Star Tracks: Monday, May 16, 2016 42 years, 2,191 covers and 55,436 stories from PEOPLE magazine's history for you to enjoy
- Author Examines Mob's Possible Role in Murders of JFK, Others in Tale of Jimmy Hoffa's Confessed Killer
- Read the Cover Story: Brad & Angelina Split After 12 Years: It's Over
- Donald Trump Shames Alicia Machado's Past and Hillary Clinton's Judgement in 3 A.M. Twitter Storm
- WATCH: Inside Olivia Newton-John's Inspiring New Project to Help Cancer Patients
- Flip or Flop's Christina and Tarek El Moussa Debut a 'Bling-y' Tile Line
People Top 5
LAST UPDATE: Tuesday February 10, 2015 01:10PM EST
PEOPLE Top 5 are the most-viewed stories on the site over the past three days, updated every 60 minutes
- July 29, 1985
- Vol. 24
- No. 5
TYPECASTING: The three stars of director Paul Mazursky's Down and Out in Beverly Hills, a comedy about nouveau riche life-styles in Southern California, are Nick Nolte, Bette Midler and Richard Dreyfuss. Since all three performers have had well-publicized personal problems, Mazursky has jokingly said that the film's title is apt. He cracked to Daily Variety: "I thought of having rehearsals at the Betty Ford Center."
DYING FOR THE JOB: Nicholas Campbell will star in ABC's The Insiders this fall as a hunky blond reporter. But in 1977, when he was appearing in Laurence Olivier's TV version of Come Back, Little Sheba, the actor's hair was its natural brown, and he was ordered to lighten it. When Campbell asked why, he was told it was to complement co-star Carrie Fisher's brunette locks. "Let her dye her hair," said Campbell. Unfortunately Sir Laurence was within earshot. "If it was no trouble for me," Campbell says Olivier bellowed at King Lear pitch, "to be knighted in front of my king with my hair dyed for Hamlet, then why is it any trouble for you to get your hair dyed to work for me?" Campbell lightened up.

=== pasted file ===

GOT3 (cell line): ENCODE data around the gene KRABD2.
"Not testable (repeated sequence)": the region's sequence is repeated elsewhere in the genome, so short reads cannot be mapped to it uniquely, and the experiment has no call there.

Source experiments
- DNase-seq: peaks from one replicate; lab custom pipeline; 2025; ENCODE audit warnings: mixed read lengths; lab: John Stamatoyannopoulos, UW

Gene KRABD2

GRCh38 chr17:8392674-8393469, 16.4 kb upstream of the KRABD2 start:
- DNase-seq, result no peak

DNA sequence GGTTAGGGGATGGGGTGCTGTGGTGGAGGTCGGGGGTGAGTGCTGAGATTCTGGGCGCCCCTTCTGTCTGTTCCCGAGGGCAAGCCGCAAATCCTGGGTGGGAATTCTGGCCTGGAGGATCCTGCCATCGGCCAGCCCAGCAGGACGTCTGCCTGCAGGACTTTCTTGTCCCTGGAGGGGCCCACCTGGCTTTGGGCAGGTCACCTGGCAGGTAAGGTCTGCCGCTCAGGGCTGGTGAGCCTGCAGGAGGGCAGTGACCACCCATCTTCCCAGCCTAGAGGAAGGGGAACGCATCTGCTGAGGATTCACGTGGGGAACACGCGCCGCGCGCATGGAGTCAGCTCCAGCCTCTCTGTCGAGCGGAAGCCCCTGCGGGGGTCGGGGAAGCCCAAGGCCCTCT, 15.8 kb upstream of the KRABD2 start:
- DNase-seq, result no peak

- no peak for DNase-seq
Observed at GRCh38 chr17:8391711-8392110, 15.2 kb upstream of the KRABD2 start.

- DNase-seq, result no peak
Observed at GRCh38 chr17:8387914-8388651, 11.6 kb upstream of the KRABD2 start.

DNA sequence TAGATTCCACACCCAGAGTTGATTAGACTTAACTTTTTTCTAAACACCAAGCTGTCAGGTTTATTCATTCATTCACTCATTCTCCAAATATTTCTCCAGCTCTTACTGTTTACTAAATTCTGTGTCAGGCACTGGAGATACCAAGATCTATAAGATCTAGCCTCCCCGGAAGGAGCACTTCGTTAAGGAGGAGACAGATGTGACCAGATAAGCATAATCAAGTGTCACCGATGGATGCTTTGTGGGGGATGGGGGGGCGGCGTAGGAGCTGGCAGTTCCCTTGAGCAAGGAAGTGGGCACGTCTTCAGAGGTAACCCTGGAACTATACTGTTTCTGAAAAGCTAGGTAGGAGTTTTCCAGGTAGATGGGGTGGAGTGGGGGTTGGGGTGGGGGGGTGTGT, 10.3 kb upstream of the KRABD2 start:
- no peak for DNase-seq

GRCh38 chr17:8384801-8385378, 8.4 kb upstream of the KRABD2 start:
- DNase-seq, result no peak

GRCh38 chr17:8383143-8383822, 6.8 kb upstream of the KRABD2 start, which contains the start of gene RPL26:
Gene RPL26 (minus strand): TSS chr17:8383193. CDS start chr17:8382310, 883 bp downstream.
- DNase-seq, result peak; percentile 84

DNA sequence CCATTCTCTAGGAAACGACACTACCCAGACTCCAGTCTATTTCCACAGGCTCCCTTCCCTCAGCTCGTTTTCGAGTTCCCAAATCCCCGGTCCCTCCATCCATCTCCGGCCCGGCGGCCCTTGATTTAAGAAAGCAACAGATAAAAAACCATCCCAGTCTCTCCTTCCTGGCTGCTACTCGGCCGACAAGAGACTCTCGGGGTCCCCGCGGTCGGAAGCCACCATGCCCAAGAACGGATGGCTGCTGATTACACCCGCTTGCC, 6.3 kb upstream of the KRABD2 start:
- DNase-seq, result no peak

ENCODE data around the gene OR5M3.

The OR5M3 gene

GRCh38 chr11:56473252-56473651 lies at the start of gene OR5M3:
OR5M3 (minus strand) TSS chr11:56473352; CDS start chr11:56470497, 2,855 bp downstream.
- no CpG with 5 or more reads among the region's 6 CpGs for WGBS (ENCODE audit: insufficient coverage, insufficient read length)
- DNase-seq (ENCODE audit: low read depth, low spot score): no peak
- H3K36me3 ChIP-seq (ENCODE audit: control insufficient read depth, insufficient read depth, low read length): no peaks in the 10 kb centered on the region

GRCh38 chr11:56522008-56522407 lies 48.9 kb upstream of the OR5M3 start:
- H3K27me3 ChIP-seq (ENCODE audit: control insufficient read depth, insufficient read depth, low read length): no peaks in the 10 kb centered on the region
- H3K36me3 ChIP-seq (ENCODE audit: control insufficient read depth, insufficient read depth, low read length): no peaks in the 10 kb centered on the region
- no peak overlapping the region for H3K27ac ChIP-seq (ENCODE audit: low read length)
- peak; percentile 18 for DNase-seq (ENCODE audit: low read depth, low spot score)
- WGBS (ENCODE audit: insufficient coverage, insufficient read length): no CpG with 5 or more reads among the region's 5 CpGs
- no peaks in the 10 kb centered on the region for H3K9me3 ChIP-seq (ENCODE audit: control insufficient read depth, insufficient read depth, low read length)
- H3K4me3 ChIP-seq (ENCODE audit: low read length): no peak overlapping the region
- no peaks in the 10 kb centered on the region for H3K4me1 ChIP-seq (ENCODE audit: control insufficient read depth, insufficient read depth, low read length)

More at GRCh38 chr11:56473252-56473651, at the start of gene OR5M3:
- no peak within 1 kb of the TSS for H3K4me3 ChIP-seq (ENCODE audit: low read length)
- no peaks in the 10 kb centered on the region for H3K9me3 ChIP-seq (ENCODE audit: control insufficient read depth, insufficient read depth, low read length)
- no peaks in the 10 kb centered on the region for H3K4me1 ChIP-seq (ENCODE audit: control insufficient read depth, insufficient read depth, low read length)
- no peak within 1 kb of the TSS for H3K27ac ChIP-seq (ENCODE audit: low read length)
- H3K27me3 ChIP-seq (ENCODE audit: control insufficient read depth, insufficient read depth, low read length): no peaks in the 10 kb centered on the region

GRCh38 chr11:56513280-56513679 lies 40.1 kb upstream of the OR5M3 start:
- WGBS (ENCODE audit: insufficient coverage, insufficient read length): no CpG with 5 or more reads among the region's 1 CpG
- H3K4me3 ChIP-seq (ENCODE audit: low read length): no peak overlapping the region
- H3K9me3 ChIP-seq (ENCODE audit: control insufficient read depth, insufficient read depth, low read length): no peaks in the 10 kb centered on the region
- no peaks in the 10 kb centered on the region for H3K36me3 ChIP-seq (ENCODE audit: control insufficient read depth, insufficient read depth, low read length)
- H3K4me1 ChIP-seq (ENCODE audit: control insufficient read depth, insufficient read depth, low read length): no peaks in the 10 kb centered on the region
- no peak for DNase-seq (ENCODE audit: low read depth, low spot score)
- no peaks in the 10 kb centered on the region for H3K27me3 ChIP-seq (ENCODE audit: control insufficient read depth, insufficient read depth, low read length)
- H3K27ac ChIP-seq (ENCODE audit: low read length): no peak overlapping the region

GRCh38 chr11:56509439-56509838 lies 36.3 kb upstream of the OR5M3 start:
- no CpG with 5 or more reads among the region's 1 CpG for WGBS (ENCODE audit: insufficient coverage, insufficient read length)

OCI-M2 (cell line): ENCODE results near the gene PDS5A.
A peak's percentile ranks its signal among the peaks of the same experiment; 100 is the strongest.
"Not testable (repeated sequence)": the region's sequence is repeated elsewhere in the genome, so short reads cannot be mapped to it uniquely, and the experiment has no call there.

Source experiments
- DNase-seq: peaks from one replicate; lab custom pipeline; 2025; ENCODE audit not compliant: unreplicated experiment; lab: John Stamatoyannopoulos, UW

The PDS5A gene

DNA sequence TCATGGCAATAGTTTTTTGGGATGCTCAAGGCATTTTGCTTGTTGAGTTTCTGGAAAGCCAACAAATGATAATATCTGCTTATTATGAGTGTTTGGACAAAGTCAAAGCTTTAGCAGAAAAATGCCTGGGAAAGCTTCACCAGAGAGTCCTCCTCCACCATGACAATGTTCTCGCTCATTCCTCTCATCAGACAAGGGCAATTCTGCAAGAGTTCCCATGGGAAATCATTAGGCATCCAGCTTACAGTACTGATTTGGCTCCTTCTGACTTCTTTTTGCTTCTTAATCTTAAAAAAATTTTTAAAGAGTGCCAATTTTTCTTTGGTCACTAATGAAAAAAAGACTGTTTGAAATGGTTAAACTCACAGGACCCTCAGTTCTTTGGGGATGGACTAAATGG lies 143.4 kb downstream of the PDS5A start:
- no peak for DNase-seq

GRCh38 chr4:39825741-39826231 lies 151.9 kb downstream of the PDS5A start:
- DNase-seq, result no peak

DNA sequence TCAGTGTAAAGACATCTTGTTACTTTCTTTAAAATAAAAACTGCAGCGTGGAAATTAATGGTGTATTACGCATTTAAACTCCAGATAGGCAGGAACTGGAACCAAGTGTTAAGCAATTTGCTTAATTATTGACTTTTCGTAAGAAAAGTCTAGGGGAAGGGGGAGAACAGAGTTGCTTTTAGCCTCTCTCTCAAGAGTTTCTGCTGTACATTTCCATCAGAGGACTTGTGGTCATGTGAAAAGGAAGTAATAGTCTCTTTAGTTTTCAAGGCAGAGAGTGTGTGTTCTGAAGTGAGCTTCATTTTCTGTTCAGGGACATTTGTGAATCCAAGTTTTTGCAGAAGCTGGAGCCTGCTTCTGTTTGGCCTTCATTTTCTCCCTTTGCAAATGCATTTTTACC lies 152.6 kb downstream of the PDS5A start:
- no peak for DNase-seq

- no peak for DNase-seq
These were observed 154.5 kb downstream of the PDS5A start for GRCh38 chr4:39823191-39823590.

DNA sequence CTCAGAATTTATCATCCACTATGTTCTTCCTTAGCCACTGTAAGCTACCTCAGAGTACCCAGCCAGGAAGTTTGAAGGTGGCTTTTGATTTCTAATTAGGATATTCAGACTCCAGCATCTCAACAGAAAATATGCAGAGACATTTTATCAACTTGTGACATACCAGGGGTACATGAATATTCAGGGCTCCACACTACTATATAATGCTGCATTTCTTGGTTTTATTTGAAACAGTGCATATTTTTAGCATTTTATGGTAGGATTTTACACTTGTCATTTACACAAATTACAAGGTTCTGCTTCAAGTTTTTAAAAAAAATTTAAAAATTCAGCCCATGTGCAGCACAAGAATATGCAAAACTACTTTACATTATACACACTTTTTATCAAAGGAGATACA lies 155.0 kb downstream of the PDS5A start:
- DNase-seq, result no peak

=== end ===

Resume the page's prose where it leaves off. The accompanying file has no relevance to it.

HIP HOORAY: Knots Landing's Lisa Hartman says it wasn't easy making her new pinup poster, in which she's seen lying on her side wearing nothing but a black lace top and a pair of what are politely called love-me pumps. Was the problem that she had qualms about posing bottomless? "No," says Hartman, "it was a challenge picking the right outfit."
A MOVIE THAT DOESN'T NEED LEGS: At the end of Silverado, the four male leads (Scott Glenn, Kevin Kline, Kevin Costner and Danny Glover) ride off for California, vowing, "We'll be back!" Does that mean there'll be a sequel? The crowd at the L.A. screening for the American Film Institute thought so. "Sure," said Ed Begley Jr. "The four of them should go to California and open up the very first Cadillac dealership. Then they can call the sequel Eldorado."
THE SULKSTER: Normally a mild-mannered guy, Hulk Hogan got a little bit impatient while filming a Love Boat episode with Bruce Jenner and ex-Philadelphia Eagle Tim Rossovich. The World Wrestling Federation champ was required to spend two days on the set. Grumbled Hogan: "I'm used to making my money in 10 minutes."
MAGICAL MARKETING TOUR: Just because Lincoln-Mercury is using Help! in its TV commercials, don't expect to hear a glut of Beatles songs as jingles. "We don't want to overexploit the catalog to make a fast buck," says Nikki Freegard of ATV Music, which controls licensing rights to some 200 Beatles tunes. "We've got a lifetime of work here." According to Variety ATV has already turned down such requests as: The Long and Winding Road for tires, Good Day Sunshine for potato chips, Golden Slumbers for mattresses, In My Life for fast-food chicken and Michelle for deodorant. "Michelle, you smell," just isn't the kind of lyric Paul McCartney had in mind.
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